A Simple Path to Responsible Water Use
(excerpt from Arcade Journal – Winter 2009 – guest editor Jason F.McLennan)
Ann and Gord Baird
Incorporating biomimicry into environmental design, whether commercial or residential, combines beauty, simplicity and function into responsible use. With that said, the natural world abounds with examples of simple rainwater harvesting. Lakes, ponds, wetlands and groundwater are excellent large-scale, natural examples of rainwater harvesting, while upturned leaves holding droplets serve as micro examples. Architectural expressions of natural systems for capturing and conveying the rain that falls on our sites can be inspiring and add significant meaning to any design. Storing rainwater for future use is a natural, life-supporting process that has been absent for much too long in modern building design.
However, times are changing, and we are increasingly cognizant of our abuses of the world’s water. By installing rainwater harvesting systems, the water that is industrially treated is reduced, contributing to individual and community water security and maintaining balance in the natural water cycles of surrounding ecosystems. The impacts of rainwater collection — a simple process — can be profound.
Rainwater can easily be used for many purposes including irrigation, flushing toilets (which accounts for 30% of indoor water use), mechanical systems, cleaning needs and even potable drinking water, but conservation should always be considered first so that water requirements are reduced.
A Guide to Rainwater Harvesting
A basic system collects rainfall from the roof, filters out debris and then stores it in cisterns; storing clean water results in less tank maintenance down the road. The stored water can then be drawn upon and filtered further as required depending upon the use. It is critical to match the appropriate quality of water to its intended use.
Roof materials, gutters and slope all have their pros and cons. Metal, clay tiles and slate are great, but better yet, consider a living roof, which among many other benefits also acts as a mini-watershed for primary filtration. A living roof also has built-in drainage layers, thus reducing or eliminating the need for exterior gutters.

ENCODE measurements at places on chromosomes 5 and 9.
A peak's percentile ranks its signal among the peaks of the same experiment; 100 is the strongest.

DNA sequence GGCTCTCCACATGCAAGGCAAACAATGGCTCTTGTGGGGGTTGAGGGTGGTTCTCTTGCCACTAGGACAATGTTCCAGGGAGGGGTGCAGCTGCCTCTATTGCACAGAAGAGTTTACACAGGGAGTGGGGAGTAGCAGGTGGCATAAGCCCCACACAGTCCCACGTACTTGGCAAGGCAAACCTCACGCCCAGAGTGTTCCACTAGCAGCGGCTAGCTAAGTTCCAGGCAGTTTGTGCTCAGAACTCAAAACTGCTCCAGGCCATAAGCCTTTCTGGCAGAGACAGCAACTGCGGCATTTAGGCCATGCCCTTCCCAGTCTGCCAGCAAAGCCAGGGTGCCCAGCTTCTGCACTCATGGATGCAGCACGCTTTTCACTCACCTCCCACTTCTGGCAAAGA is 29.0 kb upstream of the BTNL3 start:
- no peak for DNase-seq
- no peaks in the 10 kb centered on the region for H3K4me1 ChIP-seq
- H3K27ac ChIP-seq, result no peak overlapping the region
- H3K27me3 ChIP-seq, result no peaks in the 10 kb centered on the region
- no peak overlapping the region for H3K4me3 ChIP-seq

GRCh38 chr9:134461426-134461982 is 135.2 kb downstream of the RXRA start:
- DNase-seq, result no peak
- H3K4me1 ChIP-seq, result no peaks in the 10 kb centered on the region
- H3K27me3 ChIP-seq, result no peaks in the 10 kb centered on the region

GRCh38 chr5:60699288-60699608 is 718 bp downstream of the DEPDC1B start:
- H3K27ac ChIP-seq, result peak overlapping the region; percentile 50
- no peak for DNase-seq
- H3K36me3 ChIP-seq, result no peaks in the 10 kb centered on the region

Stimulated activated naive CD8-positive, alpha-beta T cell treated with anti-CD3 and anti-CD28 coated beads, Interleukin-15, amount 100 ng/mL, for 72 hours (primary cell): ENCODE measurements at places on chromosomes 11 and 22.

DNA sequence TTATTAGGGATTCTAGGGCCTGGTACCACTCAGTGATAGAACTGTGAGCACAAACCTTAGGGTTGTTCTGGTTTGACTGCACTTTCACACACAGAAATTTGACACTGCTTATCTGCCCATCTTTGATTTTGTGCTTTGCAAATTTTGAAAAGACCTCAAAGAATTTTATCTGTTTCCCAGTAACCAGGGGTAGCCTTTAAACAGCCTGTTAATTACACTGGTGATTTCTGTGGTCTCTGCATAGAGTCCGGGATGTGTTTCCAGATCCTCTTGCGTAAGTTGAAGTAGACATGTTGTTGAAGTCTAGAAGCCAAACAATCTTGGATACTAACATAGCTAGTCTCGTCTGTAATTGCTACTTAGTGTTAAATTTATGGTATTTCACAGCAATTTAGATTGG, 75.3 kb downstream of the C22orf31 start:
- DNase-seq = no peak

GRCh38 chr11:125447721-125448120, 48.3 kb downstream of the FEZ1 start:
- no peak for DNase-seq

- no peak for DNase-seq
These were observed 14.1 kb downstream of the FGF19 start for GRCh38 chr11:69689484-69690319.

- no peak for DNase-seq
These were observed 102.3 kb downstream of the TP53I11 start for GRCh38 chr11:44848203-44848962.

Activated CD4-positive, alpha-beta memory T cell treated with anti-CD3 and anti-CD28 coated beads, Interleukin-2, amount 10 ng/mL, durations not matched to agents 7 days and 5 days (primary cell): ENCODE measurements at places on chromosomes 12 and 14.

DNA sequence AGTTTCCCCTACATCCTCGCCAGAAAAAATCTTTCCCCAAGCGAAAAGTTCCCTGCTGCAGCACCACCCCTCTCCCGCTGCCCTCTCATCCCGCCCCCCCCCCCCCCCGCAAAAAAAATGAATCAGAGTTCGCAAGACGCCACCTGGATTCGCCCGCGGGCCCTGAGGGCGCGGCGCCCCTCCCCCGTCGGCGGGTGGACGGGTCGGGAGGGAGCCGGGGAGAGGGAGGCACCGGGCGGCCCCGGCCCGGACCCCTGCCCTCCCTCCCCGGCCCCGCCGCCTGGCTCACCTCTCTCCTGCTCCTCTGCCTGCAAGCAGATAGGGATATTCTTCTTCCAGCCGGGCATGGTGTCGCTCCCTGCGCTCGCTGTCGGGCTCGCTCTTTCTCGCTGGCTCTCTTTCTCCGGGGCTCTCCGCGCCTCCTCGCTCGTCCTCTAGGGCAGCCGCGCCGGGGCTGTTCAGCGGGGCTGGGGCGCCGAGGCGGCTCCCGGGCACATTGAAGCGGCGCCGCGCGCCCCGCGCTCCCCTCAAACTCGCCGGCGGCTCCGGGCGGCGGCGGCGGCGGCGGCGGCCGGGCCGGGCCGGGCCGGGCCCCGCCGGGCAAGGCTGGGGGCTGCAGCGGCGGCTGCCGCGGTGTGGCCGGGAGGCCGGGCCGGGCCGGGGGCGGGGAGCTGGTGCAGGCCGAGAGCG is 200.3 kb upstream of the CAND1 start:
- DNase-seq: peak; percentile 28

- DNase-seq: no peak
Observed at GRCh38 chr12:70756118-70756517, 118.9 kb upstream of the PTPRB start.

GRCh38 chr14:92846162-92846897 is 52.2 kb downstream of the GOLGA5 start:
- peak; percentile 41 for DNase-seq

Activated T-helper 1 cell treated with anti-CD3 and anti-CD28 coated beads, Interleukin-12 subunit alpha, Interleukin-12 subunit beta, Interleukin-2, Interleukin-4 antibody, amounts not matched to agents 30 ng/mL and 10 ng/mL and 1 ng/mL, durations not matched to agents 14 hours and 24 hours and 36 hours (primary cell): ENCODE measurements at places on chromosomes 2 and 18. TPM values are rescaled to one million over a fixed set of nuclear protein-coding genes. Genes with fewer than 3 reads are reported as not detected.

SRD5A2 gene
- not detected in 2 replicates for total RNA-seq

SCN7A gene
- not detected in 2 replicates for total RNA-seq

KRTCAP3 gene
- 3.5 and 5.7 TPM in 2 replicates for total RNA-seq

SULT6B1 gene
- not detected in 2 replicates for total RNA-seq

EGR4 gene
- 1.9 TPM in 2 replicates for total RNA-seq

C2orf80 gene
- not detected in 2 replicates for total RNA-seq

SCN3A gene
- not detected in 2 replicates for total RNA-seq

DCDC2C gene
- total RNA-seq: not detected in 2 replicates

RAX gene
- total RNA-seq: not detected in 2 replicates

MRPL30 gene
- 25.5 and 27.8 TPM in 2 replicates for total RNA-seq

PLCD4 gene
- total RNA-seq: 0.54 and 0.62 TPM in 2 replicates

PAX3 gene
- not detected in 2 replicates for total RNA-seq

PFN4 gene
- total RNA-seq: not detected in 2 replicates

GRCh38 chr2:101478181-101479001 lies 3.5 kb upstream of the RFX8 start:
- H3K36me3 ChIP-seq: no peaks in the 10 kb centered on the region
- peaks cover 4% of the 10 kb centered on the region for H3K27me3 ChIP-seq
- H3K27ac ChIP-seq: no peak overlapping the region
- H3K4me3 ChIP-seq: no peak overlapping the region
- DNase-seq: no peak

A first flush diverter is required to discard the first seasonal rain that falls on a non-living roof to clean-up the pollen, bird poo, needles and leaves. There is usually a secondary simple filter (screen) for leaves and other sedimentary materials.
Tanks are literally a big topic, and their size is determined by three factors: roof size, monthly/annual rainfall and monthly/seasonal usage. Cisterns can be concrete with a sealer or membrane, wooden, metal with a membrane, HDPE plastic tanks, ponds or wetlands. Ideally, as with any system, it is important to incorporate biomimicry and consider all the household systems when designing. For example, a large, concrete cistern can be incorporated in the foundation of a home, simultaneously adding a temperature moderating thermal mass, providing a possible dump for solar thermal heat and a water reservoir for fire protection. Your climate, site, budget, other systems and environmental leanings will determine your choice.
Stored water can be used for potable or other uses; non-potable usage does not require any further filtering before it is used but should be marked as “not potable.”
Potable water needs to be filtered or sterilized to meet local code requirements. Usually rainwater will be filtered down to five microns before sterilization. Possible filters include sand, ceramic and disposable. Once adequately filtered, the water can be sterilized to kill any potential pathogenic bacteria via a UV sterilizer, a chemical sterilizer (such as bleach) or a membrane osmosis system; the choice depends on many factors, such as regulations and energy requirements.
What about code? Since policy can be lacking in many jurisdictions, common sense dictates having your water lab tested for potability. (For more on water regulation, please see Ben Gates’s article “Taking the Guerilla Out of Greywater” later in this issue .)
If energy conservation is vital when processing rainwater (as it is at our home), use mother nature’s pumps (gravity) wherever possible and then only special energy efficient pumps. Pump choice is based upon the desired pressure, the amount of head it has to travel (distance straight up) and the volume of flow.
Take for example our vegetable garden’s drip irrigation system. We have a 2,500 square-foot living roof that collects 1,300 gallons for every inch of rainfall; 1″ of rain on one square-foot of roof area produces 0.52 imperial gallons. Precipitation occurs during winter, so we store enough rainwater for four to six months of summer drought. Our storage capacity of 10,000 gallons consists of four tanks, all gravity fed to overflow to the next, thus eliminating our need for a separate stormwater system. Our domestic potable water comes from a deep well, and we utilize a no-flush toilet and low-flow fixtures to reduce our domestic water use. The rainwater system is designed for possible future upgrade to potable quality by installation of a sand filter between the living roof and the storage tanks and then through a five-micron ceramic-filter and UV sterilizer.
Larger scale examples consist of basically the same steps. Keeping systems simple and fully integrated into the building design is the key to water sustainability.
Nature can be our friend or our enemy. If we design with the natural environment, rainy, grey days are sources of joy and renewal, as we watch our vessels fill with the most precious of all resources: water.
For more information
Books to read
Rain Water Collection for the Mechanically Challenged, by Suzy Banks
Rain Water Harvesting for Drylands and Beyond, by Brad Lancaster